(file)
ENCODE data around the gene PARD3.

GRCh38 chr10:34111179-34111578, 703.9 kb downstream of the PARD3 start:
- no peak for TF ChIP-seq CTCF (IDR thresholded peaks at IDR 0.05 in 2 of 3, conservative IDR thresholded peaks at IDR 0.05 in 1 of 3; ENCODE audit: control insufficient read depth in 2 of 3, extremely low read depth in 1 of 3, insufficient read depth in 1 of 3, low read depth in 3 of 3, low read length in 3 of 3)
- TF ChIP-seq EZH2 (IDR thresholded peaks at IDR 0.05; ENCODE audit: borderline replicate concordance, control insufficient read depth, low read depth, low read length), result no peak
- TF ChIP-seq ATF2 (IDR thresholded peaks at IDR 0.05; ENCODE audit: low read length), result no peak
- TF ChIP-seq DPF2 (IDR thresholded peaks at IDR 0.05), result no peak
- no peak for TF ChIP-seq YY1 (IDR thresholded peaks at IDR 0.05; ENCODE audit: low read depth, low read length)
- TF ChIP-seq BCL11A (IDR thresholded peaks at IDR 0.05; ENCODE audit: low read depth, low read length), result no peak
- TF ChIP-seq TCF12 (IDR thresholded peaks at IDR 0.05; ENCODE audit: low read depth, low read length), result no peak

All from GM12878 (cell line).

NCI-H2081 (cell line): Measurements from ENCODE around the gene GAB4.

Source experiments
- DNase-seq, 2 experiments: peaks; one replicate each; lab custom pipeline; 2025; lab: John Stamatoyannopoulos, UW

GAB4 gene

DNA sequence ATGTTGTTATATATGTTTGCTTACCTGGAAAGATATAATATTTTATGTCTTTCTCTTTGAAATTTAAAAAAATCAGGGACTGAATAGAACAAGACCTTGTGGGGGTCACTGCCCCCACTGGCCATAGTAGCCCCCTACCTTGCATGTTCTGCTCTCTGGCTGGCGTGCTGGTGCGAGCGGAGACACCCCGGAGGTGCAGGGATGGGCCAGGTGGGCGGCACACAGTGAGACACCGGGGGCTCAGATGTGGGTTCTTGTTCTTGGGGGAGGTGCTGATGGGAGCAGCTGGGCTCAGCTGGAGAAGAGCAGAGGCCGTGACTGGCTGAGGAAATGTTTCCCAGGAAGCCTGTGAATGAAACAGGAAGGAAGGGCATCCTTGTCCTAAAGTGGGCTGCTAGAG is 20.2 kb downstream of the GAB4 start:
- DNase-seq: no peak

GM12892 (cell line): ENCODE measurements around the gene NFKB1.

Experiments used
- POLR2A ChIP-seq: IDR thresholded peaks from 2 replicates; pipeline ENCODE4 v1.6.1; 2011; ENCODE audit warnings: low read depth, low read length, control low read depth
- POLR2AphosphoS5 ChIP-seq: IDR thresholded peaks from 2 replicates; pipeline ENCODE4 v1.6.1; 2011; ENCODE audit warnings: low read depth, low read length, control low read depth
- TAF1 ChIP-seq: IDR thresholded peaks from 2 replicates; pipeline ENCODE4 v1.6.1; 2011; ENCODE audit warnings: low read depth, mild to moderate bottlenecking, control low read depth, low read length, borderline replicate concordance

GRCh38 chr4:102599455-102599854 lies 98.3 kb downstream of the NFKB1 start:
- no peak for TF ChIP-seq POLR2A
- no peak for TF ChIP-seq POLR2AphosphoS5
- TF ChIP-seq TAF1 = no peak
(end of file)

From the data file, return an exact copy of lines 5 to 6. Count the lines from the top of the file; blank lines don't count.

- TF ChIP-seq ATF2 (IDR thresholded peaks at IDR 0.05; ENCODE audit: low read length), result no peak
- TF ChIP-seq DPF2 (IDR thresholded peaks at IDR 0.05), result no peak